ODIN codesprint and first year conference

80-1-001 (CERN)




First Year Event

The ODIN project organizes its 1st year event at CERN. It will start with an almost two-day-long codesprint. The results from it will be presented at the ODIN 1st year “Big Bang” public conference on the following day (17th October). On this occasion ODIN will share and discuss its results with innovators in the field of information science and scholarly communication. Keynotes will set the scene for in-depth discussions of the latest ODIN research. Different stakeholeder groups will present their views.  
We are looking forward to welcoming you at CERN. 

The ODIN Project

ODIN (ORCID and DataCite Interoperability Network) is a two-year project which started in September 2012, funded by the European Commission’s ‘Coordination and Support Action’ under the FP7 programme. ODIN makes the next step towards increasing the interoperability of persistent author and object identifiers; this is being done with an interdisciplinary consortium that undertakes studies with a focus on disciplines specific aspects. The project will inform the work of the European commission by developing a gap analysis and roadmap. 
The project partners are Australian National Data Services (ANDS), the British Library, CERN, the Cornell University Library (arXiv), the International Data Citing Initiative (DataCite), Duke University (Dryad Digital Repository), and the Open Researcher and Contributor ID Initiative (ORCID). 

Why is this of interest?

Research data and other scholarly outputs are shared to facilitate future reuse and reinterpretation. It is now expected to track the sharing and the reuse of such materials, in particular research data. This is not yet possible - on disciplinary layers and also on an interdisciplinary, global scale. The different stakeholder groups involved in scholarly communication need to understand what hinders an interoperable framework of persistent identification that allows such tracking. ODIN studies what kind of barriers the individual groups encounter and how these could be resolved to enable an interoperable layer of persistent identification on a European and global scale. Special emphasis is given to DataCite and ORCID and their interoperability with other PI systems.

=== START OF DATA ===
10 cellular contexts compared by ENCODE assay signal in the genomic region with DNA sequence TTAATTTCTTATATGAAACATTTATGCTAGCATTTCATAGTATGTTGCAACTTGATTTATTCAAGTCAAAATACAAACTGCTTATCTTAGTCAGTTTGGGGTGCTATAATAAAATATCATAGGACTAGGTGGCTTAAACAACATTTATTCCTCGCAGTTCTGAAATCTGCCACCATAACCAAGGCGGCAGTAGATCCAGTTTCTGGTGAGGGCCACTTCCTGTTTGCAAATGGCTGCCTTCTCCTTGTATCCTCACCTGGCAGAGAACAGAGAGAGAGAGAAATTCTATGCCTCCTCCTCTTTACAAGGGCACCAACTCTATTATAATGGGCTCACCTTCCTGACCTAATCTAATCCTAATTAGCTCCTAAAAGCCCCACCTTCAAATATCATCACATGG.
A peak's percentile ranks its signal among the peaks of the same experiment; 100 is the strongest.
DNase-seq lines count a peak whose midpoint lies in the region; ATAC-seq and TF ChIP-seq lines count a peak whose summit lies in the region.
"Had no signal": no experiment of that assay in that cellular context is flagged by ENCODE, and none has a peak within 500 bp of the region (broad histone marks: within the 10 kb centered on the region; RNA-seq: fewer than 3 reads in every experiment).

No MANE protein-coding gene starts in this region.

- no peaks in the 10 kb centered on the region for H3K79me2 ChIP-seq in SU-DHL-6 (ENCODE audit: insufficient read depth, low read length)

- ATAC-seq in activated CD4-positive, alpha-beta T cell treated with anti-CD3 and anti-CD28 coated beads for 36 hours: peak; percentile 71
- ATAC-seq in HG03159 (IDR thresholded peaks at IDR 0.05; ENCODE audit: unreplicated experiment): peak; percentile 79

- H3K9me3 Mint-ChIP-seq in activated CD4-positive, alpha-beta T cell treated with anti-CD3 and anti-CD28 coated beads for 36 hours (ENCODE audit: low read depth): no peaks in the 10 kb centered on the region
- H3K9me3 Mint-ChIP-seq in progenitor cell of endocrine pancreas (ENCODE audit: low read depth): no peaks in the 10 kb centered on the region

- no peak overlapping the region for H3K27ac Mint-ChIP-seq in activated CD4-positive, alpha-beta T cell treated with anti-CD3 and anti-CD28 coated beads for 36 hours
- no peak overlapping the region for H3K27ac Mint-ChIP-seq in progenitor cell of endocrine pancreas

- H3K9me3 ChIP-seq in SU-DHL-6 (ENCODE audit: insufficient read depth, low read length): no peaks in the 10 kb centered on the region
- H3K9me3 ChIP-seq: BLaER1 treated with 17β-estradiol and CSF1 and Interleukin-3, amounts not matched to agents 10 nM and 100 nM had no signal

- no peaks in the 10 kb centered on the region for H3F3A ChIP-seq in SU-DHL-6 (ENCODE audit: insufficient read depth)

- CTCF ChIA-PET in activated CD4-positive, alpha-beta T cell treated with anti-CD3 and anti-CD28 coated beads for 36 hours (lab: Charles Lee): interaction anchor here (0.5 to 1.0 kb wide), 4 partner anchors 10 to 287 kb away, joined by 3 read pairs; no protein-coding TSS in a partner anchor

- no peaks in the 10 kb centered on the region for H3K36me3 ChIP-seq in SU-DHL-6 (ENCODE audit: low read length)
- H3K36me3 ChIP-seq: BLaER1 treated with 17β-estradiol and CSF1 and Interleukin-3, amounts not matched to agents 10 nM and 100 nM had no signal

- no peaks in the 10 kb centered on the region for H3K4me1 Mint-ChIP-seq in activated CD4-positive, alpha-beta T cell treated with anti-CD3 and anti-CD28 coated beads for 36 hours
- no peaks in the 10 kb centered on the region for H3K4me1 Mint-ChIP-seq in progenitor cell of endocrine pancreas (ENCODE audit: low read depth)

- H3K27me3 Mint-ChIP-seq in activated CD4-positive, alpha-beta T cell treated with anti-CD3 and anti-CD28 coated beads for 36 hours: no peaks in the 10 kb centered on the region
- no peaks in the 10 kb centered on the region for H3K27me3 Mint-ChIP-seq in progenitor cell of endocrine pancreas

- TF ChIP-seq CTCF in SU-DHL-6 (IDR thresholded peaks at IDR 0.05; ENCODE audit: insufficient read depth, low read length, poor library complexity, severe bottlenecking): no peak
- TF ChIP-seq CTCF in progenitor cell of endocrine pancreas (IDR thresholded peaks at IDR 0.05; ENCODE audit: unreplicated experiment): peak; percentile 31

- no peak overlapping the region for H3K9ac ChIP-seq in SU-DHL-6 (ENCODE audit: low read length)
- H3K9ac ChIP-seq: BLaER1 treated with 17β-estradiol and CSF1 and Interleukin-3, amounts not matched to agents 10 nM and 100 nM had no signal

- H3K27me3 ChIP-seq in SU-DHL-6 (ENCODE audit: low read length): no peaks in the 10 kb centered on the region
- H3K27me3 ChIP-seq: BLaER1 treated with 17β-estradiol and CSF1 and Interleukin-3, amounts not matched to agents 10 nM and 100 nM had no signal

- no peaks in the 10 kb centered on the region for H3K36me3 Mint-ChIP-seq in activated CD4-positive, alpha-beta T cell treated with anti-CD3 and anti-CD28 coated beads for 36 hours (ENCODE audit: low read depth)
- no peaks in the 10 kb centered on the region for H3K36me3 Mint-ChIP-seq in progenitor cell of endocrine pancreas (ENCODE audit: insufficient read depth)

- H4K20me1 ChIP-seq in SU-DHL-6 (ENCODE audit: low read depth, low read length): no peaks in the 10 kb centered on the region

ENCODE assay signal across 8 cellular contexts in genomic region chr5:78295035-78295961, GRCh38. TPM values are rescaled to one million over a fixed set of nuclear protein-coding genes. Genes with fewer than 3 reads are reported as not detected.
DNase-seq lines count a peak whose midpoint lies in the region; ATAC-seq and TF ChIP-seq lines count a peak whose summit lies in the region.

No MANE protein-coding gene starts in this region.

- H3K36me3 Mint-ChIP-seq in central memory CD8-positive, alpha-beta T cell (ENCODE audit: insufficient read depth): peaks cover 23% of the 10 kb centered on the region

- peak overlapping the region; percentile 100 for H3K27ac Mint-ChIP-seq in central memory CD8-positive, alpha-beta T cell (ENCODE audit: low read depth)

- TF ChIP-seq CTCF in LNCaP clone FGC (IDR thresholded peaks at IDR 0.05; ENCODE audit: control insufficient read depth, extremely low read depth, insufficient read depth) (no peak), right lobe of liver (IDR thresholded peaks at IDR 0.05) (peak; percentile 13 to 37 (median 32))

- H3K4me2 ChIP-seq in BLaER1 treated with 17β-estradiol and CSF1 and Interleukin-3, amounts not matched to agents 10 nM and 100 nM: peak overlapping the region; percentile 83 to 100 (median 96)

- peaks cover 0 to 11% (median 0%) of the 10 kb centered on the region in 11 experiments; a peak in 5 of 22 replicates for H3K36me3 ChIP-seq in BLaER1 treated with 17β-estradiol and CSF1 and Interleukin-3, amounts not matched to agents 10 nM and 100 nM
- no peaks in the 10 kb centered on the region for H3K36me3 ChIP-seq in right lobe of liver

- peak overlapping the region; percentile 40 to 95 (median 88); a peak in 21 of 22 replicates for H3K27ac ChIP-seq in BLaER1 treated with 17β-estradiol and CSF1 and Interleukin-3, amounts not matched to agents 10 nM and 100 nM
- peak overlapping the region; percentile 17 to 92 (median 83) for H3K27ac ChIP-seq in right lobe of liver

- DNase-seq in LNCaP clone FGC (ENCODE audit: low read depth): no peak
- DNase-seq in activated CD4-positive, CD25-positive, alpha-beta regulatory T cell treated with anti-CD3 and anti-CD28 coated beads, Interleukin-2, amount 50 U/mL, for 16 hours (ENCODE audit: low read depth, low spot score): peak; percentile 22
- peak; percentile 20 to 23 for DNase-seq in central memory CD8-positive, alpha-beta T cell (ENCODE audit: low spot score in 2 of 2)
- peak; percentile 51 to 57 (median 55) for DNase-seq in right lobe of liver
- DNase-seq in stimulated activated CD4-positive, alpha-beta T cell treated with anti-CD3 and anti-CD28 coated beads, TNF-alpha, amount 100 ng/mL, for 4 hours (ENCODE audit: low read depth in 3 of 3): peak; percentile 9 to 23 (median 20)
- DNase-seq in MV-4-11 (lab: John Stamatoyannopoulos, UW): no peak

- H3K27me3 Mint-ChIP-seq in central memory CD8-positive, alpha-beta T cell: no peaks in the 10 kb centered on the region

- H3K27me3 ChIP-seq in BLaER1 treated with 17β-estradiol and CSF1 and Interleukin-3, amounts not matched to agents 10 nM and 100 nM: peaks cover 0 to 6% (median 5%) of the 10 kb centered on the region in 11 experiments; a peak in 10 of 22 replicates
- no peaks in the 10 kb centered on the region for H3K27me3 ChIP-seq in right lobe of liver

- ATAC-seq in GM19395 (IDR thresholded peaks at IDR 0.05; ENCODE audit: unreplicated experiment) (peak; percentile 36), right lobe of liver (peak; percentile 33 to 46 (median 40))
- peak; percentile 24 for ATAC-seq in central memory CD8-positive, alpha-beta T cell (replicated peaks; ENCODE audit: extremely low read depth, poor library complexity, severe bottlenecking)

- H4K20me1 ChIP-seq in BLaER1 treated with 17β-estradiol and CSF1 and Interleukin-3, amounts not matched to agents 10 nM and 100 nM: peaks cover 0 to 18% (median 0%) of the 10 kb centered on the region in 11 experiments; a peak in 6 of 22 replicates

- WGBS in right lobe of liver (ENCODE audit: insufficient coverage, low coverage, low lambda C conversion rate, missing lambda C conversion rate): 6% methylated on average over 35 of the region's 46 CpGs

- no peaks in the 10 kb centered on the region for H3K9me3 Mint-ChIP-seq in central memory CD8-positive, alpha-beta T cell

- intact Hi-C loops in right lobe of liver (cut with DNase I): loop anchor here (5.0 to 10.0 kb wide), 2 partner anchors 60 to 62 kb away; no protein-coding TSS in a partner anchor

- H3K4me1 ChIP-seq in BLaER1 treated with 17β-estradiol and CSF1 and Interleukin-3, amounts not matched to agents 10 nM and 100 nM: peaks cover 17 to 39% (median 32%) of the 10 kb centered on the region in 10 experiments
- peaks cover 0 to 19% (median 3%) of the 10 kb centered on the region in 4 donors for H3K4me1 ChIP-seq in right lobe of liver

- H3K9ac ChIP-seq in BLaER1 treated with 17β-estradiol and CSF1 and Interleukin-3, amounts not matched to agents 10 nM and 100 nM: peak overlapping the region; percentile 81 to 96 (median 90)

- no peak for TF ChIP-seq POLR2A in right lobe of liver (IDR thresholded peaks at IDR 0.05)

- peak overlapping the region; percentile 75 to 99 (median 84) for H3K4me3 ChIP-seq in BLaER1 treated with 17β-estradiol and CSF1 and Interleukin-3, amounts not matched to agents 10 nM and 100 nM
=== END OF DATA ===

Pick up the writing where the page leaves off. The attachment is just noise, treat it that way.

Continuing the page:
The results of the first year of ODIN research will form a main part on the first year event. It will be a forum to discuss the latest developments with leading experts in the field. The codesprint beforehand allows a "hands-on experience" with interoperable persistent identifiers based on the ODIN work. 

For more information: http://odin-project.eu/
  • Adam Farquhar
  • Adrian Burton
  • Alejandra González-Beltrán
  • Alexander Nietzold
  • Amir Aryani
  • Amye Kenall
  • Andrew Purcell
  • Antonios Barbas
  • Arian Aryani
  • Artemis Lavasa
  • Catherine Hardman
  • Christian Gutknecht
  • Eefke Smit
  • Fabian Odoni
  • Frédéric HEMMER
  • Graeme Moffat
  • Gudmundur Thorisson
  • Heike Neuroth
  • Henriette Senst
  • Isabelle d'Overschie
  • Jan Brase
  • Jan Dvorak
  • Jens Vigen
  • Jiri Kuncar
  • John Kaye
  • Josh Brown
  • Journal Journal of Humanity
  • Jude England
  • Khaled Mohamed Shaktur
  • Konstantinos Kousidis
  • Laura Rueda
  • Laurel Haak
  • Louise Corti
  • Mark Hahnel
  • Martin Fenner
  • Martin Vasilev
  • Michael Franke
  • Miguel Navas-Fernandez
  • Minn Soe
  • Nedko Nedkov
  • Neli Zhivkova Ivanova
  • Nigel Robinson
  • Nikolaos Kalodimas
  • Paolo Bouquet
  • Patricia Herterich
  • Philippe Rocca-Serra
  • René Schneider
  • Roy Boverhof
  • Ryan Scherle
  • Salvatore Mele
  • Samuele Carli
  • Sarah Callaghan
  • Sebastian Peters
  • Sergio Ruiz
  • Sherif Hamed
  • Simeon Warner
  • Stefano Bortoli
  • Sunje Dallmeier-Tiessen
  • Susanna Sansone
  • Tobias Weigel
  • Todd Vision
  • Tom Demeranville
  • Verena Weigert
  • Xiaoli Chen